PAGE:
A childhood memory that arrived unexpectedly and didn’t leave

In the 90s:

Winter. Cape Town. It is dark, very early in the morning. School holidays have begun. Rain slashes the windscreen of our old, rusted Datsun, the one with the hole in the floor that we could stick our fingers through or peer in to watch the tarred road whizz by beneath. The daily pre-dawn journey, in the dark and the traffic and the anxiety, is transformed in this moment, for one reason: there is no school today. Winter holiday. No stress, no arguments. Three sisters bundled up in duvets pulled right from their beds, wearing unkempt ponytails and faded nighties, sometimes asleep, sometimes lying contentedly watching the street lights flash by through the wet window glass. If any arguments might start, with our parents in the front, we can pretend to sleep, nestle deeper into the folds of the fabric, and know that when the car ride is over, even more comfort awaits…

Ma. Bustling, small, fussing over us as we wipe our sleepy eyes. As we trip in our cocoons into the golden glimmer of her doorway that pulls us from the icy dark. In her packed, tiny living room, she feeds us warm Jungle Oats with a little blob of melting margarine, or a bowl of boiled milk with two Wheat-Bix cakes that quickly absorb the hot liquid. I breathe in, deep, the steam from the sweet porridge, and I know I smell home.

Photo by Charles Chen on Unsplash

We watch TV, it doesn’t matter what is on. News, soap operas, a morning talk show, if we are lucky a children’s programme. My sisters are less content to meld with the sofas, and so the moment our parents leave, back into the resentful shadows of the city, the little girls activate like motorised monkeys, chattering, playing, fighting, tumbling. I don’t notice them at all. I am enveloped and happy.

Ma might put us to work later, pretend-work really, polishing furniture, sweeping already-clean floors, wiping the brass taps with Brasso. Important jobs. For important girls. Ma mutters constantly, and if you didn’t know her you wouldn’t know that this is her natural way, a low, rumbling engine that powers her constant movement, expressing out loud the steady run of thoughts through her busy mind. She shuffles her feet from room to room, endlessly doing, doing, doing. Here she is forgetting things, there she remembers them again, and now she talks to visitors at the door, or answering the frequently-ringing telephone that hangs on the wall. All this while, I am in another world, either in the television or a book, for the house has so many books tucked away that I will ferret out and disappear into. Ma loves to read. And she reads to me often. But while she is busy with her day, and my sisters are on adventures all over the house and outside, I am immersed in a world she left the door ajar to, and I feel safe to explore freely because I know, that just on the other side, by the sound of her muttering and shuffling, she is there should I need her. The thin, silver thread we have attached to her is impossible to break, she has cast some sort of spell on it, and so wherever we go, we can hear her, muttering, shuffling, fussing, joking, feeding, caring, doting.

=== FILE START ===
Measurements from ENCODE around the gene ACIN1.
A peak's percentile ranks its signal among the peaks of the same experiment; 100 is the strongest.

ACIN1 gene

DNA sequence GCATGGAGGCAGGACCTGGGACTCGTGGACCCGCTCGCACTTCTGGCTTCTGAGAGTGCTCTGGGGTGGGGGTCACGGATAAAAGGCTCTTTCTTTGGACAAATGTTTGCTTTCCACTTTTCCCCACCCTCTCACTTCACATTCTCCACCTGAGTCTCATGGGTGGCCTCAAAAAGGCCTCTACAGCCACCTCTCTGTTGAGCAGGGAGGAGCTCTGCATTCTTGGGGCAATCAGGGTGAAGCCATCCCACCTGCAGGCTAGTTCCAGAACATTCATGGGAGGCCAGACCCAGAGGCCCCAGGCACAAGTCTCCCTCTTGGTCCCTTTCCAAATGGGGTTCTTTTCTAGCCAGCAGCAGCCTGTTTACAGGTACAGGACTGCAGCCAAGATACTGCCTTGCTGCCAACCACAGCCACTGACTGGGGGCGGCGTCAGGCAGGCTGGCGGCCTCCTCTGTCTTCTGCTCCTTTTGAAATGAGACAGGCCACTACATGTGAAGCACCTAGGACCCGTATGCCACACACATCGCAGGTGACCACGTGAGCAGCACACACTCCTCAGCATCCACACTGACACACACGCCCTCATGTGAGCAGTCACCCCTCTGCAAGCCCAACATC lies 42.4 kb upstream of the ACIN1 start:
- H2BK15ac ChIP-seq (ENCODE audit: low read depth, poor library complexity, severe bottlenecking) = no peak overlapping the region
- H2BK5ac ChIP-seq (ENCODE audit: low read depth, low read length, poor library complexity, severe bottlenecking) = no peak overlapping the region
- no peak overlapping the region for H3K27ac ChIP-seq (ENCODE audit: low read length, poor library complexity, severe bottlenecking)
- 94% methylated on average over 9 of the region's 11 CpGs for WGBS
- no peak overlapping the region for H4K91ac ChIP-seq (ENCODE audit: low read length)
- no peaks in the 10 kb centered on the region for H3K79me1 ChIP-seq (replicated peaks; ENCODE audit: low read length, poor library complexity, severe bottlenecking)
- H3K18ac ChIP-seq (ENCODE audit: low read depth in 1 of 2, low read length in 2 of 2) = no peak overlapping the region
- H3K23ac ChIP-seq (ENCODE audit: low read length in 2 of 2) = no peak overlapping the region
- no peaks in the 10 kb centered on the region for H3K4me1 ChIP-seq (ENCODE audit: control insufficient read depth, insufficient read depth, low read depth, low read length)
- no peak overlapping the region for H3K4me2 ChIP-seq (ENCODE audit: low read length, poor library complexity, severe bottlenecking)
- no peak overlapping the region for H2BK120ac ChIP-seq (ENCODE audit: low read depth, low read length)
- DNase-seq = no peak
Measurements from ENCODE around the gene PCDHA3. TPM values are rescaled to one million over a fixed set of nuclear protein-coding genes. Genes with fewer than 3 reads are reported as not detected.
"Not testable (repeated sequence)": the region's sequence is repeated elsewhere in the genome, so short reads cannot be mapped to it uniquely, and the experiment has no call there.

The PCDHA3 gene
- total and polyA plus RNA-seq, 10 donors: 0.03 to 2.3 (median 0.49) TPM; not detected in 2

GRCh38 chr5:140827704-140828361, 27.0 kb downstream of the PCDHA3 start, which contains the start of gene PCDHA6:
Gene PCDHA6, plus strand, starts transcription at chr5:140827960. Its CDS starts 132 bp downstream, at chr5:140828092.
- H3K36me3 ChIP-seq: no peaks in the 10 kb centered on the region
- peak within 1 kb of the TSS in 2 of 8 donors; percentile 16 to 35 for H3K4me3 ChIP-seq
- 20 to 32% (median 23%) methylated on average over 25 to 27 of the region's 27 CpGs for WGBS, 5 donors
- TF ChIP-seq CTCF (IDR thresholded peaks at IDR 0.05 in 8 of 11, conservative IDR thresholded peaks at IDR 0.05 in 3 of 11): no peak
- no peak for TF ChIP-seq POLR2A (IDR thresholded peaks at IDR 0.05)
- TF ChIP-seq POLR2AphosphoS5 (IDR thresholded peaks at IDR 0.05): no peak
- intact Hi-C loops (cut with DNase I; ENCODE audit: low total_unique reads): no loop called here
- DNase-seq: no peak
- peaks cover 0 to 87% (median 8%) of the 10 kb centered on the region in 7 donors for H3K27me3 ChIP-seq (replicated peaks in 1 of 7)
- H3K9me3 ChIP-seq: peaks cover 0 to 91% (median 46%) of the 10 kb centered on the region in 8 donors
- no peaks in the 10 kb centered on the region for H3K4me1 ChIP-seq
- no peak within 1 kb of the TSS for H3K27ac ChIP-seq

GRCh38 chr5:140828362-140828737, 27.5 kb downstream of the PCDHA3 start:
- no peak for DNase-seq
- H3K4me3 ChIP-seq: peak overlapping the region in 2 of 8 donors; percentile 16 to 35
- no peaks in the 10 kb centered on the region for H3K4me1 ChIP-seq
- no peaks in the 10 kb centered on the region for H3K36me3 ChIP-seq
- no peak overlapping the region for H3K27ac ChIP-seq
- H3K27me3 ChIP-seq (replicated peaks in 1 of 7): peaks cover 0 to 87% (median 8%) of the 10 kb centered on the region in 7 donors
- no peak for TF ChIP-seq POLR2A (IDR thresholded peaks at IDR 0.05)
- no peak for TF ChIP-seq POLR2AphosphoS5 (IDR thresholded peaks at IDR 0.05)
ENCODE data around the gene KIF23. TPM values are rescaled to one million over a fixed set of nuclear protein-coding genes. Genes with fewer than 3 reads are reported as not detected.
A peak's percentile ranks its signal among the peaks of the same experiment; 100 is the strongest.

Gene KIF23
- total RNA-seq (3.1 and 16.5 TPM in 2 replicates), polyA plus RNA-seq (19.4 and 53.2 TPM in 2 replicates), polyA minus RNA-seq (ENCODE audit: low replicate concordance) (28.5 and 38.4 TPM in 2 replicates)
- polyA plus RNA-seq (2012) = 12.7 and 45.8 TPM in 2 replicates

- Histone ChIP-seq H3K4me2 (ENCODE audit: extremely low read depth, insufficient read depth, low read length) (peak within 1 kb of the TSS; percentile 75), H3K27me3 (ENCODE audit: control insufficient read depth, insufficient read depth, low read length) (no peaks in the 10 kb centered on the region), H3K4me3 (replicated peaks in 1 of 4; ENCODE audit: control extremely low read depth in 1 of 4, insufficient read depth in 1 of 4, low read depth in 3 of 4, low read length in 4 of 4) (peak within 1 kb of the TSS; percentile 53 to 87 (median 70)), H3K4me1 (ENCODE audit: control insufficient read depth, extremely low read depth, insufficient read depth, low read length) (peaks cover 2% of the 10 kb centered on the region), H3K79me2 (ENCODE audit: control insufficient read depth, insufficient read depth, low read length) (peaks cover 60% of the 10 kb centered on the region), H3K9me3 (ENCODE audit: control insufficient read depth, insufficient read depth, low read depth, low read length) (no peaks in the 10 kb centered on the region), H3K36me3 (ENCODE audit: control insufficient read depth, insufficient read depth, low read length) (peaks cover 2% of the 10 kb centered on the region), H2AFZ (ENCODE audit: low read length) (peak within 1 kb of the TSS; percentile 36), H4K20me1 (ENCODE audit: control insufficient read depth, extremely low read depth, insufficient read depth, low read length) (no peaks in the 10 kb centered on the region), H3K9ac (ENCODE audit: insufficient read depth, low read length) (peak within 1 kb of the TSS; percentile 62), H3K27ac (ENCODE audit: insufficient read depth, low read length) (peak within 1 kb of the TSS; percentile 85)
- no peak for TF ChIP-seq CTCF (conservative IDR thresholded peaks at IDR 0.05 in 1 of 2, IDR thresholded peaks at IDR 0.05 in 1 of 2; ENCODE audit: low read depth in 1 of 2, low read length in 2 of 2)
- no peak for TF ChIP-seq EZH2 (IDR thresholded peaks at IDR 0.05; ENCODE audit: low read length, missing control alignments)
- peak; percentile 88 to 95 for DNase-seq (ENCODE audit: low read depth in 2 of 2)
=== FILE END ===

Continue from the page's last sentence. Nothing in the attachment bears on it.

I would spend every day I could in that little house, drinking sweet black tea, complaining about having to wash and snip green beans, and being safely lost within sight of my grandmother.

I think all my best memories have her somewhere in them, even when I think she is not. There, just behind a door, or on the telephone, or in a WhatsApp chat bubble that she took so long to type out.

These moments before dawn are heaven, captured in a glistening crystal bubble, clear and magnified, but unable to be shattered or popped, there for me to peer at and smile, and bring close to my chest and feel its warmth.

I wish everyone had these kinds of memories to hold on to, that warm and lift you, and I truly hope you do. And if one appears, unexpectedly, hold on to it, tight, write it down, use it, keep it close, close your eyes and breathe it in like the steam from a hot bowl of cinnamon-dusted oat porridge on a cold winter’s day.

I mean, getting doted on by my grandmother was like 80% of my identity 🙂


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